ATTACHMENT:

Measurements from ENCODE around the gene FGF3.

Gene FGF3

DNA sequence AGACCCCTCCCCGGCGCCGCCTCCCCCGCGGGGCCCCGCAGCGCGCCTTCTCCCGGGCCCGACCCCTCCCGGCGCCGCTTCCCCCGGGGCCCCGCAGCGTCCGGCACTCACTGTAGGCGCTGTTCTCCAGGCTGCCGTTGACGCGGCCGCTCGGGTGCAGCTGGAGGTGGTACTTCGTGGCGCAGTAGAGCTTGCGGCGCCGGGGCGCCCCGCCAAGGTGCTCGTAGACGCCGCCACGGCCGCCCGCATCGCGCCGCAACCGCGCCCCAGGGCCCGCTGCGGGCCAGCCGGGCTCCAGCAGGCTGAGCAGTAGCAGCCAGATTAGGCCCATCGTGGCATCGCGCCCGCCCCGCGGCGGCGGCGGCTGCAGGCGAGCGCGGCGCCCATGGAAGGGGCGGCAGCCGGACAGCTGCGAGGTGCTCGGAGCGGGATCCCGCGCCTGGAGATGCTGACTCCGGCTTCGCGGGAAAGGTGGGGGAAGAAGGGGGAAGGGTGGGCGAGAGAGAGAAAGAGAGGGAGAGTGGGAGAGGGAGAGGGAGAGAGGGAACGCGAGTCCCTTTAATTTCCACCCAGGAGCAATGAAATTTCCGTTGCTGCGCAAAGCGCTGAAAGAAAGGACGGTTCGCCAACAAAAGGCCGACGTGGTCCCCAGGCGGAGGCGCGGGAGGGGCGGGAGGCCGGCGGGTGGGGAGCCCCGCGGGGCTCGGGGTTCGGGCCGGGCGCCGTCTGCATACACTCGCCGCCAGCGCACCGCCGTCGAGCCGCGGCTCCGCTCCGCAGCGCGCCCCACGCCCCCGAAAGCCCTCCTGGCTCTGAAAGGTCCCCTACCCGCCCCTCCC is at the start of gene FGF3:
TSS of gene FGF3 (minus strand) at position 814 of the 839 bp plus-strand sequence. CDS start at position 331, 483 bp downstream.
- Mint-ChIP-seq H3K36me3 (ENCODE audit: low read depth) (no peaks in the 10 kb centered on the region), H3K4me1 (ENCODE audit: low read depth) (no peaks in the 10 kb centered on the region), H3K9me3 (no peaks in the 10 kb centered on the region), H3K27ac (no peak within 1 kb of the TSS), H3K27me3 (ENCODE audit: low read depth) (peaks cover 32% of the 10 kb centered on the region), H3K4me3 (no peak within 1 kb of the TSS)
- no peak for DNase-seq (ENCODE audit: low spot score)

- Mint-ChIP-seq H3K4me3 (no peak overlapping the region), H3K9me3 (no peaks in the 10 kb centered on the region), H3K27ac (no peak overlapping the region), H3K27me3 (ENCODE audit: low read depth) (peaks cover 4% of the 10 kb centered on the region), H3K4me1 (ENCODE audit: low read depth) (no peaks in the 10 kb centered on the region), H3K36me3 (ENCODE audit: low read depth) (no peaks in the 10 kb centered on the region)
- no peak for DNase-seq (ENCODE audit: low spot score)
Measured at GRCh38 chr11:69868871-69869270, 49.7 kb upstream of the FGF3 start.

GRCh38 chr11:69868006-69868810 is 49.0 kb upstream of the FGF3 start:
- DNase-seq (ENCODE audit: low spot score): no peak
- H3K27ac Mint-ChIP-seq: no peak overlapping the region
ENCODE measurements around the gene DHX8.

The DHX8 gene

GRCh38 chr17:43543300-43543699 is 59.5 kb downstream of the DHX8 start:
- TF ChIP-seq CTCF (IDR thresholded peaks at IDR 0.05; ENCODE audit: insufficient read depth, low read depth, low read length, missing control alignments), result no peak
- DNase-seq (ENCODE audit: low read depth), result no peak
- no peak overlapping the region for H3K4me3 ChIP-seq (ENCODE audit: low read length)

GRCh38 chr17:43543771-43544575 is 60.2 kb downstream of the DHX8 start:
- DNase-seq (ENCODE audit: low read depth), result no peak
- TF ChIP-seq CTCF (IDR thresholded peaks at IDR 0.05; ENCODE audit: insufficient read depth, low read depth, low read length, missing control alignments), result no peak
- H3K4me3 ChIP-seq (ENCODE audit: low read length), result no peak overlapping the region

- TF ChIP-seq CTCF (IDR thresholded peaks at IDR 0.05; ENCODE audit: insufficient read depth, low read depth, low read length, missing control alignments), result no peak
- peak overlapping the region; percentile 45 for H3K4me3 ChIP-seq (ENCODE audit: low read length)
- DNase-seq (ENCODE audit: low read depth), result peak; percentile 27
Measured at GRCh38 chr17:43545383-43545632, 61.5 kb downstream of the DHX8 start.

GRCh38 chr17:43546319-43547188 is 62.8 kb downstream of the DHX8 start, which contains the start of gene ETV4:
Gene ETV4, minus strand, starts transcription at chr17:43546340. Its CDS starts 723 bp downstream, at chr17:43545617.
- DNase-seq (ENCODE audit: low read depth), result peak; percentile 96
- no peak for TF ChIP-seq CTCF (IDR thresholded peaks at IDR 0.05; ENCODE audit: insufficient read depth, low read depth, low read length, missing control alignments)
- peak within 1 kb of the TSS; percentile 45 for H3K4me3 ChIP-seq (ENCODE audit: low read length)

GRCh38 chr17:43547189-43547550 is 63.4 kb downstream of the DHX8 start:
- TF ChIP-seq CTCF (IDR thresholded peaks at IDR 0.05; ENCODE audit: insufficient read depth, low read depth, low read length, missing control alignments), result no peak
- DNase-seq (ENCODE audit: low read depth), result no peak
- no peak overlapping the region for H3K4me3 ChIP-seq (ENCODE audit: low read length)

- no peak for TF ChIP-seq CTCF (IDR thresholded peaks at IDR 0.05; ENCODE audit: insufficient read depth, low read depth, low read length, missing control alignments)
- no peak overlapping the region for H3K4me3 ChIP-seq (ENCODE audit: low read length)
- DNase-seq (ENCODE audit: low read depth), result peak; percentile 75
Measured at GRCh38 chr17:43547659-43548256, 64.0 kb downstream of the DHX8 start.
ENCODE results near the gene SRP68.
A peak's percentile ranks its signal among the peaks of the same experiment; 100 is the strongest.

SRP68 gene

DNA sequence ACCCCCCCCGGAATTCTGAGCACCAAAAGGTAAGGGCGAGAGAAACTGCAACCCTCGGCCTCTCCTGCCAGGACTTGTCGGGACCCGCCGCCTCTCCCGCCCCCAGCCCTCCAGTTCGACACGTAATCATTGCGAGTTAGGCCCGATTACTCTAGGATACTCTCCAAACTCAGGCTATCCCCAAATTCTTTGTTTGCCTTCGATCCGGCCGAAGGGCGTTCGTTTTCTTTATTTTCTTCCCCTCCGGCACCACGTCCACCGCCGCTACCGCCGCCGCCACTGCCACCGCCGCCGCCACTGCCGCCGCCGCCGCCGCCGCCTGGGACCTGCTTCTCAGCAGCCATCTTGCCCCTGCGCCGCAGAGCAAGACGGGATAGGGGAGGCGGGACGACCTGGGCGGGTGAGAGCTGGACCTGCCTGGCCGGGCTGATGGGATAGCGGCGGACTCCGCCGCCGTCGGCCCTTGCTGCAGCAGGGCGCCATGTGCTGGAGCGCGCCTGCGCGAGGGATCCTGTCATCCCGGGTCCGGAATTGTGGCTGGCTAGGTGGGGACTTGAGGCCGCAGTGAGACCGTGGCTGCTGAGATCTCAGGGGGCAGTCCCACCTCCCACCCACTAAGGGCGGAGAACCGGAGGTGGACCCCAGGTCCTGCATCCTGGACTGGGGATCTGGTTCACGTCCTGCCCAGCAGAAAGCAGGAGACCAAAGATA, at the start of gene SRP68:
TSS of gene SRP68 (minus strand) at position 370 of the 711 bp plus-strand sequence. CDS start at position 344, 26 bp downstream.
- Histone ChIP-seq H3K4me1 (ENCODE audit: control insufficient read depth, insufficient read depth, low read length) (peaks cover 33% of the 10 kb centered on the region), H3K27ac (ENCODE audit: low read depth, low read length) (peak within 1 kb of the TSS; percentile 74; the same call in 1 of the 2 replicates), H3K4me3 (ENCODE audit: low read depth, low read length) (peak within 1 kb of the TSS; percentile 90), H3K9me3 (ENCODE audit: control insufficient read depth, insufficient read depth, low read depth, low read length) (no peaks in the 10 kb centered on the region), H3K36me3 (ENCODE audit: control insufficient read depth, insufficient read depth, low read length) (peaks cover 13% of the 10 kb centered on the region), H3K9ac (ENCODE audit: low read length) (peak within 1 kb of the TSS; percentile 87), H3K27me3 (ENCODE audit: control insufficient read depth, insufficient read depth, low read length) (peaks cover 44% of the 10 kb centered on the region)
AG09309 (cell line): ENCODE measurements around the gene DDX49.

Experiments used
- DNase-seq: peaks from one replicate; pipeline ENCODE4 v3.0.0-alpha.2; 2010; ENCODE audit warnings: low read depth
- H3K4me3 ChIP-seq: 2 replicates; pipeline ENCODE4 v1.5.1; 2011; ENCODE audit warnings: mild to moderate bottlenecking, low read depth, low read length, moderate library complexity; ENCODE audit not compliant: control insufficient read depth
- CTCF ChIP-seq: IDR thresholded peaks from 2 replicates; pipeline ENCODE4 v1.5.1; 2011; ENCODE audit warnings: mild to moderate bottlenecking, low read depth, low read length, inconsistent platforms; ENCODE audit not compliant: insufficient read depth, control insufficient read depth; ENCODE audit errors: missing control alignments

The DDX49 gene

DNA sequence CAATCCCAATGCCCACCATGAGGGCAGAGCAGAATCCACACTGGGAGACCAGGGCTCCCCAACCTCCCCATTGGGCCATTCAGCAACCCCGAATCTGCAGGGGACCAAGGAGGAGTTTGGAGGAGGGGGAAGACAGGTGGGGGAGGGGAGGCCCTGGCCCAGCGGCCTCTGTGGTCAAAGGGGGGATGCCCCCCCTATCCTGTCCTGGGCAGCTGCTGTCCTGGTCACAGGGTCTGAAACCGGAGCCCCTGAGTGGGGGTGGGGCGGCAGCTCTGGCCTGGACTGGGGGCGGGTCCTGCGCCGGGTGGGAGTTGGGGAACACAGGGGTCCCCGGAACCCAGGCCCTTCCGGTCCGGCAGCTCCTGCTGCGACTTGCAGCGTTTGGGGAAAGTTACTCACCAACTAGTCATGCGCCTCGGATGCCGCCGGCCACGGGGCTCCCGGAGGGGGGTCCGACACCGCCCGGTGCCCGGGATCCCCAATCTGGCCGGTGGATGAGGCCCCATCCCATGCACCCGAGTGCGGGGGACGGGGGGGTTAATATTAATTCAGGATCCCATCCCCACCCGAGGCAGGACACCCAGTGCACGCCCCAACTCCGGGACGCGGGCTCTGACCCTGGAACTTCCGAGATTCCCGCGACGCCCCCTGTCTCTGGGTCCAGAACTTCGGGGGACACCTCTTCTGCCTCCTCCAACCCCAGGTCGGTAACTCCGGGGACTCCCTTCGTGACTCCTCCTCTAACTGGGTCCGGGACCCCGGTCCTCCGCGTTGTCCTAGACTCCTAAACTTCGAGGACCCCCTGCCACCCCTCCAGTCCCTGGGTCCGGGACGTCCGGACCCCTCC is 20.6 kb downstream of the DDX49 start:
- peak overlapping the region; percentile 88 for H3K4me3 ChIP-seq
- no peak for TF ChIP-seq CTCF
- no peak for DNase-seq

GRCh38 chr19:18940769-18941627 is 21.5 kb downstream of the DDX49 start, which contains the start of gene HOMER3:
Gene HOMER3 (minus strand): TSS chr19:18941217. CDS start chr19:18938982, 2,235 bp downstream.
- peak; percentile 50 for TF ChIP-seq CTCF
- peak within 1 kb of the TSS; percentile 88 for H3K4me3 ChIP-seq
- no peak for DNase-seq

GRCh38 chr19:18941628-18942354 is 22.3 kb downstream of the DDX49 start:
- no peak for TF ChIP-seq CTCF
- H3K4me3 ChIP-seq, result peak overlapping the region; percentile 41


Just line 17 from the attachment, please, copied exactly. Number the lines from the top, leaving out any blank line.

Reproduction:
- DNase-seq (ENCODE audit: low read depth), result no peak